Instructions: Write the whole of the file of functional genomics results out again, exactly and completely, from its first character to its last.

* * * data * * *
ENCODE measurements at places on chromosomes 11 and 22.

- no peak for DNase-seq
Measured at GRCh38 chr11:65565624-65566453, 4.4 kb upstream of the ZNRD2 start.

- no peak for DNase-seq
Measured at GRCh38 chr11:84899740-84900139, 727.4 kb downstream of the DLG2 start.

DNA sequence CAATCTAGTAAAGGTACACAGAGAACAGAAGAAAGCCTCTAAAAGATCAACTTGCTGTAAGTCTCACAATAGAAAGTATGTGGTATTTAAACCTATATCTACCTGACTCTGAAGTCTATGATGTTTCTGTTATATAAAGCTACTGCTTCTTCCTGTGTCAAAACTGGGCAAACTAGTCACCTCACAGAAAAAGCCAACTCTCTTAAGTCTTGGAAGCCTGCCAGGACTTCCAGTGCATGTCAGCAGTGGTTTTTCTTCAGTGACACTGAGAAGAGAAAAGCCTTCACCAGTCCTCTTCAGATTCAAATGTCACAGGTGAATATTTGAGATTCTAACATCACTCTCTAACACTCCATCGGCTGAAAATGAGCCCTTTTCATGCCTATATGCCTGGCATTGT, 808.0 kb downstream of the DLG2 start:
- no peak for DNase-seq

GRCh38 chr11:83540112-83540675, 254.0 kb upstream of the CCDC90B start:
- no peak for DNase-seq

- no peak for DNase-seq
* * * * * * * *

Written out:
ENCODE measurements at places on chromosomes 11 and 22.

- no peak for DNase-seq
Measured at GRCh38 chr11:65565624-65566453, 4.4 kb upstream of the ZNRD2 start.

- no peak for DNase-seq
Measured at GRCh38 chr11:84899740-84900139, 727.4 kb downstream of the DLG2 start.

DNA sequence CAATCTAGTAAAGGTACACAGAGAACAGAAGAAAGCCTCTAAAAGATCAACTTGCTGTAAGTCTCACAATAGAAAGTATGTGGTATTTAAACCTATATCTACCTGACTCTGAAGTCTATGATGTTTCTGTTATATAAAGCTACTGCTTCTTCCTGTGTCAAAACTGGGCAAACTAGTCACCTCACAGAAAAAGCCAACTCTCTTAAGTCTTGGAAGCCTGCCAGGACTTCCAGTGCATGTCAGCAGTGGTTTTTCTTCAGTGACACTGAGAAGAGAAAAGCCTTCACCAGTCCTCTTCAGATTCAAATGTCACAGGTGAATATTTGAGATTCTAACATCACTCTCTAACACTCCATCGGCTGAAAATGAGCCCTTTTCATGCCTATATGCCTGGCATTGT, 808.0 kb downstream of the DLG2 start:
- no peak for DNase-seq

GRCh38 chr11:83540112-83540675, 254.0 kb upstream of the CCDC90B start:
- no peak for DNase-seq

- no peak for DNase-seq